Wandle 'missing link' comes closer
Published: Wednesday, October 28, 2020
The completion of the ‘missing link’ in the Wandle Riverside Walk has come a step closer.
This means people can have unbroken access and walk all the way along the Wandle from its sources in Croydon and Carshalton to where it meets the Thames at Wandsworth.
The Wandle has always been central to the borough of Wandsworth and its people. Originally known as the Hidebourne, it has provided the power for mills since Roman times – originally corn and then later industries including copperworking, papermaking and textile printing. The textile mills attracted the Huguenots in the 17th century who turned Wandsworth into a textile powerhouse and in Victorian times it boasted 90 mills, including the Liberty print works. The world’s first public railway, the Surrey Iron Railway, ferried raw materials to the mills and factories that lines the river and transported the finished goods away.
Watney's Mill on the Wandle 1826
The river was known for its cleanliness and purity and was full of trout. It featured in Izaak Walton’s The Compleat Angler and was a favourite fishing spot of Lord Nelson. But by the 1960s the river was officially declared a sewer and people living in an estate of prefabs in King George’s Park complained bitterly about the terrible smell. In Wandsworth much of it was built over when the Arndale (now Southside) shopping centre was built in the 1970s.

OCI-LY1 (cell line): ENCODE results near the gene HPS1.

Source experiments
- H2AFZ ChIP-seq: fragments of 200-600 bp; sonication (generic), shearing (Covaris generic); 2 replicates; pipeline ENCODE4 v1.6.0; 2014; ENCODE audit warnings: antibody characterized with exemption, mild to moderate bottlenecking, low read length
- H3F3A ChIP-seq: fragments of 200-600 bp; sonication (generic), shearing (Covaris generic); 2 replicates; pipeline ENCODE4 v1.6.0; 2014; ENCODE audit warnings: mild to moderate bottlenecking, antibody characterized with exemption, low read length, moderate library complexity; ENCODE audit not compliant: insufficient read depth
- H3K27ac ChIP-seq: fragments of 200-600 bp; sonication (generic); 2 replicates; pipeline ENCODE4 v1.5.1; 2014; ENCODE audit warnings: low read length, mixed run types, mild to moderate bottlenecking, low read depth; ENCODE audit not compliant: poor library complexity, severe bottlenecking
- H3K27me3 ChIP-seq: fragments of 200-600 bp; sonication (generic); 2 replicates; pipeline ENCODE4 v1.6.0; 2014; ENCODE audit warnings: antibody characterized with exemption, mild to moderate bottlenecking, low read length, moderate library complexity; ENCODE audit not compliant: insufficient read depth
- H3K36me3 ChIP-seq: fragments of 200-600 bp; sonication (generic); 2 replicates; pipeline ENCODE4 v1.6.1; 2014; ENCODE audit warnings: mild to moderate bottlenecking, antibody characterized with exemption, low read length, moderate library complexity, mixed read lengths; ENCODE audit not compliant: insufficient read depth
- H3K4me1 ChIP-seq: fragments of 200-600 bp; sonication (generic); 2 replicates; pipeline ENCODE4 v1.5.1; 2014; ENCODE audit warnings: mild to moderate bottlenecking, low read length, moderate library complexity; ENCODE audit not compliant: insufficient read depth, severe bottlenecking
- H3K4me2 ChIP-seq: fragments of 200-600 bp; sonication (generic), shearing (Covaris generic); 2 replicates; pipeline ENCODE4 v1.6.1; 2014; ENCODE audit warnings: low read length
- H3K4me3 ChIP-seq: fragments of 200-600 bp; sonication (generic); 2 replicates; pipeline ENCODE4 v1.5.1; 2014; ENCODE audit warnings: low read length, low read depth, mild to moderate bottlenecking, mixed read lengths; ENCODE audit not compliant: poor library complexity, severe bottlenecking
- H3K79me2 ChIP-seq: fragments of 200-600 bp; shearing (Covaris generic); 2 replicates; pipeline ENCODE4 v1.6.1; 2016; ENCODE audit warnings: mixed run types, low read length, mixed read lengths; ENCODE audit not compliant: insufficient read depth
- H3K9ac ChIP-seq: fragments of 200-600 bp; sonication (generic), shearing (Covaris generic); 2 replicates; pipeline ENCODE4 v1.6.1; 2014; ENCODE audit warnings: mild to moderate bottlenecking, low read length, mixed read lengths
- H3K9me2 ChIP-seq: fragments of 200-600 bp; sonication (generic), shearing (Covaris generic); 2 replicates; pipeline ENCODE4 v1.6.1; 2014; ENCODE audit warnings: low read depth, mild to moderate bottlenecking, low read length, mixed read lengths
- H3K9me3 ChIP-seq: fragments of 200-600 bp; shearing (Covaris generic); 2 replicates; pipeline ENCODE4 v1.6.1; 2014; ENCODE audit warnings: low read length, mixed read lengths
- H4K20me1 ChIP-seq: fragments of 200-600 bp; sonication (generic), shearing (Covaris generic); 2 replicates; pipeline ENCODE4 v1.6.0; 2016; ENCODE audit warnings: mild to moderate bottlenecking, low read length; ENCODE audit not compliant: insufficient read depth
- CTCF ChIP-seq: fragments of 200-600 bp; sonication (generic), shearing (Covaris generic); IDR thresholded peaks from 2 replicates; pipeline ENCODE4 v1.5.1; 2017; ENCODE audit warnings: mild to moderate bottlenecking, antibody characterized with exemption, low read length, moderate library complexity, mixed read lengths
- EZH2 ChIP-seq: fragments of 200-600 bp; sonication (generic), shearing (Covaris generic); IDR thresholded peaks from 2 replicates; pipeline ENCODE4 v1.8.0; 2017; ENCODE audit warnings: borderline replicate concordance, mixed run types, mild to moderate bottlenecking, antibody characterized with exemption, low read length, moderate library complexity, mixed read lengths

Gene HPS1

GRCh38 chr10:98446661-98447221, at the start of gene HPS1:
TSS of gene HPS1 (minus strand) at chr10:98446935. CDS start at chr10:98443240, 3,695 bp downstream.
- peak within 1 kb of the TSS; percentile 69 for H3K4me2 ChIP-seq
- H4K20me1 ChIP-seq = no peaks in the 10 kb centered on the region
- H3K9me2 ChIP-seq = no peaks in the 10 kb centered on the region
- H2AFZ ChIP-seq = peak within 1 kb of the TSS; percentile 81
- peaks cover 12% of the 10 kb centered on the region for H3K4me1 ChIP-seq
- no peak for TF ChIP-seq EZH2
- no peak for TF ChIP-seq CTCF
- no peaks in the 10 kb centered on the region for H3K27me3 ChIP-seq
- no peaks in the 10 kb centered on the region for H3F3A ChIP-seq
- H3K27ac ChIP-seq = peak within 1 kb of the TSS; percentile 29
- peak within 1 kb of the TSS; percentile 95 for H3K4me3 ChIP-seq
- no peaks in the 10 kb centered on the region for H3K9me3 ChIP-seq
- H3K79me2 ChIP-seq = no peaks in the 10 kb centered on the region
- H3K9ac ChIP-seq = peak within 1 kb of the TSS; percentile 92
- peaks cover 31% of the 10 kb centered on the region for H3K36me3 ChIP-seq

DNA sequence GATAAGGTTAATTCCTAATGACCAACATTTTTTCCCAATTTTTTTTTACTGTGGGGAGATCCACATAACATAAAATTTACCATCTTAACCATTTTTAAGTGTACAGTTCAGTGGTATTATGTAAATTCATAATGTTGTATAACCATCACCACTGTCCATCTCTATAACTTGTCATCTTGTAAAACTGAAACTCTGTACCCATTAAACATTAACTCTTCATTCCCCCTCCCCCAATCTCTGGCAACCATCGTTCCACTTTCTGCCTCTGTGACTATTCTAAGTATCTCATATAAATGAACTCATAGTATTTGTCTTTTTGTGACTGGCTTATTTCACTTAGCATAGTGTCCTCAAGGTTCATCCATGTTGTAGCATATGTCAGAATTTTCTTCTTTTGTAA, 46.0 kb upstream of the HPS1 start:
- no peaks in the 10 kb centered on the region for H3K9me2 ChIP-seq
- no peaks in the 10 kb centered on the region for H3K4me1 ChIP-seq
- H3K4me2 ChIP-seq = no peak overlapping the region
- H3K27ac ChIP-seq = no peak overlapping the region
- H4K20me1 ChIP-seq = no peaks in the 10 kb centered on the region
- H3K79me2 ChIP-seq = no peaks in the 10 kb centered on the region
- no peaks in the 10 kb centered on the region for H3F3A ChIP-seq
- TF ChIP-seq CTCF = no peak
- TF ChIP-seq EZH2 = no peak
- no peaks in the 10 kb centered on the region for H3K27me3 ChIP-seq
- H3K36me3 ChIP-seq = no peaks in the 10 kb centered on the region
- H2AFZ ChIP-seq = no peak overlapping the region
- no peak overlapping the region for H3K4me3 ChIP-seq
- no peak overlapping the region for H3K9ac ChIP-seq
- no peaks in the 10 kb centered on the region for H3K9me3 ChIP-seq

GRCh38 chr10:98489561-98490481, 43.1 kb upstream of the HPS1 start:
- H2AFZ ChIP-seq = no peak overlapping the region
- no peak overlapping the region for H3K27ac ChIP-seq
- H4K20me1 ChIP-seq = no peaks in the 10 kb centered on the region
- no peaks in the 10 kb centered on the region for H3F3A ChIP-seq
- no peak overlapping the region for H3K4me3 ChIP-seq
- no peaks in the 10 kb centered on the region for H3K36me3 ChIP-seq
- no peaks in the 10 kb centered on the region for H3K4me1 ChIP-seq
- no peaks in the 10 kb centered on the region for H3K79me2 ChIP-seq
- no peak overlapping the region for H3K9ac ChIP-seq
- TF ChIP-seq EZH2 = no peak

The Wandle in 1958 behind Wandsworth Greyhound Stadium
Eventually the different local authorities and local and national groups decided to work together to clean the river up, protect it for future generations, set up a regional park and celebrate its history and culture. In 2005 the Wandle Valley Forum was created supported by more than 140 community groups, voluntary organisations and businesses, and in 2011 the Heritage Lottery Fund awarded £78,000 to a consortium of four boroughs, led by Wandsworth, with the aim of revitalising the Wandle Valley.
As a result the Wandle Valley Regional Park Trust has spent almost ten years creating the park and engaging with local people. Now the trust will work with partners and The Collective to work to complete the Earlsfield ‘missing link’.
These days the river is clean enough to support trout again, and in 2017 the council created a nature reserve at the Wandle Delta, removing layers of contaminated sediment and removing a tidal weir to provide a major new aquatic habitat.
Looking to the future, Wandsworth Council is preparing a Wandle Delta Masterplan to guide the development of the area between the river and Wandsworth Town Centre so the river is once again at the heart of the town.
Cabinet member for community services and open spaces Cllr Steffi Sutters said: “For years Wandsworth has been committed to bringing the river back to life and working with partners to make it a valuable open space for our residents. The Coronavirus pandemic has shown us that our parks and open spaces are really needed, and continuing to develop the Wandle Valley Regional Park and the riverside walk is just one of the ongoing projects to improve existing parks and create new ones.”